Double figures arrives and for some reason you stuck by me despite the ridiculous amount of phases I went through. There was the 'mosher' phase when I bought my first Greenday album and wore a pink chain because I was SUPER cool and had no qualms about joining in fights with the boys at school. Then there was the awkward chubby stage where I used to get chased home from school by a group of girls so you'd walk me home to make sure I was OK. Oh the 'emo' phase where I'd only wear black and go a tad overboard on the black eyeliner and blue lipstick. Was my mum paying you or something? I feel like I'm old enough now that we can be honest with each other on that one... No but seriously looking back I was a strange little thing.

Throughout high school we walked to school and back with each other everyday with Alex, making sure we were all up to date with the latest gossip and we'd shared all our unnecessary opinions with each other on events that were absolutely none of our business, with blue tongues from the juice of the 5p ice pops we'd always buy. We'd talk about what we'd say to all those kids who thought they were better than us if only we had the balls to and high five if we ever managed to stand up for ourselves.

I could go on and on with embarrassing memories and pictures from over the years... Drama plays and trampoline times and hanging out on the park in the rain and crawling through hedges and dying my kitchen blue with food colouring and  burning a pizza because we thought a microwave was half the heat of an oven and climbing trees and sneaking into the golf course and that awful time when Ron made us hold hands singing a love duet in that show *shudders*... The list is pretty much endless.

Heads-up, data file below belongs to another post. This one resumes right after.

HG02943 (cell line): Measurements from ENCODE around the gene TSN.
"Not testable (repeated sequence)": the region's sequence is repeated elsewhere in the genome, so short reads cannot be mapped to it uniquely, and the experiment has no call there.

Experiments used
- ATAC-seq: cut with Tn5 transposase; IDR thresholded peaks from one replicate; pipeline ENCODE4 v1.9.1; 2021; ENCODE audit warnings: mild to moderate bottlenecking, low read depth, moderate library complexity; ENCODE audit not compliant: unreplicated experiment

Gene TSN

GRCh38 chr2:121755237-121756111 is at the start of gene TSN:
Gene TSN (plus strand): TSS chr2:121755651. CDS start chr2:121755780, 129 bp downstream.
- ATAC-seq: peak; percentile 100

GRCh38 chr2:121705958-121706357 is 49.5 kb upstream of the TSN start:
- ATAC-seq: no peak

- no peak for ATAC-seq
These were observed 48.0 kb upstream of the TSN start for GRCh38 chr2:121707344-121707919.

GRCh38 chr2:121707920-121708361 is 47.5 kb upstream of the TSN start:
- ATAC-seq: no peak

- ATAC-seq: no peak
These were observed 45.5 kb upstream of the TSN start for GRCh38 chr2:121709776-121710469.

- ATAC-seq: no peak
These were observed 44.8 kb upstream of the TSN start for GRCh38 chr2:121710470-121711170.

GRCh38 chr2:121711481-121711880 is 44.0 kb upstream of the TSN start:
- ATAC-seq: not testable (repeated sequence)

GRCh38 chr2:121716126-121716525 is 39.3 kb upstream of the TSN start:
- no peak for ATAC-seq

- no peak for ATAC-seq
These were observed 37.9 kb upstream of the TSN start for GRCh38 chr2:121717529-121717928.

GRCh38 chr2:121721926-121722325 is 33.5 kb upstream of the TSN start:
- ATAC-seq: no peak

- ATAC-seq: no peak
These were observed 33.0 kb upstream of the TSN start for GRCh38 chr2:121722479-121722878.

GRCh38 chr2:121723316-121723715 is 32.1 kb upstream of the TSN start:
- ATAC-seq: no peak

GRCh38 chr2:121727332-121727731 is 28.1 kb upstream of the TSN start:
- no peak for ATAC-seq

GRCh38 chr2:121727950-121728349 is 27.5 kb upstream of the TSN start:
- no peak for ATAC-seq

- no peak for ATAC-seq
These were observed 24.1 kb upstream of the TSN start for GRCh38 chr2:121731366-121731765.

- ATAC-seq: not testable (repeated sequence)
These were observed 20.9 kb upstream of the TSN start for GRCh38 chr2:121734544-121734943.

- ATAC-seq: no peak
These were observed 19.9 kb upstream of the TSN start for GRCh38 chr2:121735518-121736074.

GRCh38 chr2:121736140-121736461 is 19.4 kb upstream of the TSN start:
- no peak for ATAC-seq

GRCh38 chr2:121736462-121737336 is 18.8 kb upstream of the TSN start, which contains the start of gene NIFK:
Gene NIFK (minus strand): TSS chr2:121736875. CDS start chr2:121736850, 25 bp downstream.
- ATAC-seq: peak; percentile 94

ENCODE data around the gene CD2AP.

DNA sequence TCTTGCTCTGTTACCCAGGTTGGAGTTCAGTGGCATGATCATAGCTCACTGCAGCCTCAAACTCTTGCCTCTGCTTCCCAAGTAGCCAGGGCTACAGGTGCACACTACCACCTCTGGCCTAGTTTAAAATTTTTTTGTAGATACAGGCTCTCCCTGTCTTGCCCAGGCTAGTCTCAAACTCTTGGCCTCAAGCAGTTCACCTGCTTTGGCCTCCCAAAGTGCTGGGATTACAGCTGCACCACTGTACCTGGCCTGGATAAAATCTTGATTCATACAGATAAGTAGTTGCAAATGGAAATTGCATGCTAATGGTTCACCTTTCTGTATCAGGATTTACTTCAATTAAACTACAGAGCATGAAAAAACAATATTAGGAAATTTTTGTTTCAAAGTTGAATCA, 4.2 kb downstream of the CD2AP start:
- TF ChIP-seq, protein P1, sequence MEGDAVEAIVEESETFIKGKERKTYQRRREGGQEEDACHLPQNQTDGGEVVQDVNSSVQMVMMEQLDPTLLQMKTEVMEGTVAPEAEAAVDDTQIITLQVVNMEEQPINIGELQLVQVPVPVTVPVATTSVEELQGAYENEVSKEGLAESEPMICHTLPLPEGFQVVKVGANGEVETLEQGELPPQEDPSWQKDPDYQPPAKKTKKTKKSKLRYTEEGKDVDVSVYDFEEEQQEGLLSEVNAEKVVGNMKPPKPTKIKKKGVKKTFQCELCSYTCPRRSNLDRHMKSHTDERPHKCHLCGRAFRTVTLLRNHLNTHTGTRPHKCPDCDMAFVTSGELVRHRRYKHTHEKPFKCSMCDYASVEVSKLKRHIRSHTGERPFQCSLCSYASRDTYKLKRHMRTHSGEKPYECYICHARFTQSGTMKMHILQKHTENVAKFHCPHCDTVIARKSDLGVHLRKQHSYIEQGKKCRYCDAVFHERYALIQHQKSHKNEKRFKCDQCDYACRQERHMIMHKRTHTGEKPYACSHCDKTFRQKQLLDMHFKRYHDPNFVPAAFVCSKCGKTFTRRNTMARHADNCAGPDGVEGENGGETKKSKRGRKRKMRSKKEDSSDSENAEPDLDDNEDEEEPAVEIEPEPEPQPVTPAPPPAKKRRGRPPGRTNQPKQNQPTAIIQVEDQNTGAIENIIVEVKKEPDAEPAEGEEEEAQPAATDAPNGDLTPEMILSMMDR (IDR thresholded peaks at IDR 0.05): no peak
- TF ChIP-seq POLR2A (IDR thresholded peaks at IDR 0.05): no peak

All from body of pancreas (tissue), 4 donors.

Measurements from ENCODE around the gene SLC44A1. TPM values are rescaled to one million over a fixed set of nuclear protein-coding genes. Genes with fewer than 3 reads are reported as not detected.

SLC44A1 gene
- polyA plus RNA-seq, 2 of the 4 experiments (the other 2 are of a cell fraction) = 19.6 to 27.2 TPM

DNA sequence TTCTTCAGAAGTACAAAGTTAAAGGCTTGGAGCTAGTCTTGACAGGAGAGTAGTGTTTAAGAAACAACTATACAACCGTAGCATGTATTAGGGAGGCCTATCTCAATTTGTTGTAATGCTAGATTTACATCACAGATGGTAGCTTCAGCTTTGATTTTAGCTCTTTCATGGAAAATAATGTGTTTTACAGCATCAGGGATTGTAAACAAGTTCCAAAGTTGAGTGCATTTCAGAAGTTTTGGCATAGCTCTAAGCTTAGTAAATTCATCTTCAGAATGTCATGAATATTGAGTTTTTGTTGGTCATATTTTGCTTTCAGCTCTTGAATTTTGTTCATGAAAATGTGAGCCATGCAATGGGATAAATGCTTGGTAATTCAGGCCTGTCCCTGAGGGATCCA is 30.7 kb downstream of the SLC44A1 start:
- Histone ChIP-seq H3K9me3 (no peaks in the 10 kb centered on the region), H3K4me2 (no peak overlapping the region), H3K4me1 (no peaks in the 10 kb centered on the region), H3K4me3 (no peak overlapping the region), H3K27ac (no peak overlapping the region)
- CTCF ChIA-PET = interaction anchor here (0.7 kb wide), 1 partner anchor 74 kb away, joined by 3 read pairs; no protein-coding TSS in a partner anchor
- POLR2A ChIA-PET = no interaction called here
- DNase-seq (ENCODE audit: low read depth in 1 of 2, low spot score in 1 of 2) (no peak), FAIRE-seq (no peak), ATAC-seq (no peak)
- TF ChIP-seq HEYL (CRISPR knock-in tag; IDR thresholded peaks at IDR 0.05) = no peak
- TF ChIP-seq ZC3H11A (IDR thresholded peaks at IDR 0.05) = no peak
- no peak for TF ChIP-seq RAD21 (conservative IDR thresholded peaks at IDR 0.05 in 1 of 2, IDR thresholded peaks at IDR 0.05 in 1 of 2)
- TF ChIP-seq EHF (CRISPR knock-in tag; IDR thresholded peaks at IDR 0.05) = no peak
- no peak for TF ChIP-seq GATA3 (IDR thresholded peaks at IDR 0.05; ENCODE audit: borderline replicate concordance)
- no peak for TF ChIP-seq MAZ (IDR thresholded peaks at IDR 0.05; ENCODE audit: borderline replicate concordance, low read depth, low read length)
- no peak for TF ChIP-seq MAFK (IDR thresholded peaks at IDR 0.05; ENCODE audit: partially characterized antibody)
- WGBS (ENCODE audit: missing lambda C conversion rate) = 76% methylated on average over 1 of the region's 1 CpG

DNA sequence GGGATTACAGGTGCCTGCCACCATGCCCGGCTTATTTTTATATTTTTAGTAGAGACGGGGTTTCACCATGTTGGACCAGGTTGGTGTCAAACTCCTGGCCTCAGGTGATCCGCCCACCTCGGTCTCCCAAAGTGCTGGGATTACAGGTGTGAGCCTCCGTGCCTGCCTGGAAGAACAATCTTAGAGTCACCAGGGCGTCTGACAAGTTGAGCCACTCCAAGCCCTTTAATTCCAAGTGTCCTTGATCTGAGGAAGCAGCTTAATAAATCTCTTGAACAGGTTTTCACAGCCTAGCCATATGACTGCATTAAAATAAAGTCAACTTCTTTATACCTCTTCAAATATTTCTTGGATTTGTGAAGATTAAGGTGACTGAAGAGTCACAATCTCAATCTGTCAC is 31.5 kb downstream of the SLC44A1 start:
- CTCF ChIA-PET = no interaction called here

But what I really want to say is thank-you for being such an ordinary incredible. For the years of being there for me, sticking up for me, saving my life multiple times; for the laughs and tears and all that other cheesy stuff. We may not see each other as much anymore but you hold a very special place in my heart and always will. I love you millions Peter, you're like the little big brother I never had. Happy Birthday you awesome human, I hope you have a wonderful day and I hope to see you sometime soon :) 

Tuesday, 7 January 2014

Sincerely, Amanda Palmer

I'm wrestling with some major writers block at the moment, so the person I've picked from my list today is someone with a rather amusing and light-hearted story to tell. I'll post this short piece today and write a little more on my thoughts tomorrow, if that's OK with you guys? 

Amanda Palmer is a singer/songwriter who preformed at Glastonbury Festival this year. Rather than writing about her singing during the performance, the Daily Mail had this incredibly mature and insightful article to provide on the event: Making a boob of herself!

So obviously Amanda was thrilled and wrote this song in response...

I don't know about you but I wouldn't mess with this pretty awesome woman. I definitely wouldn't have the balls to do what she did. YOU GO GIRL!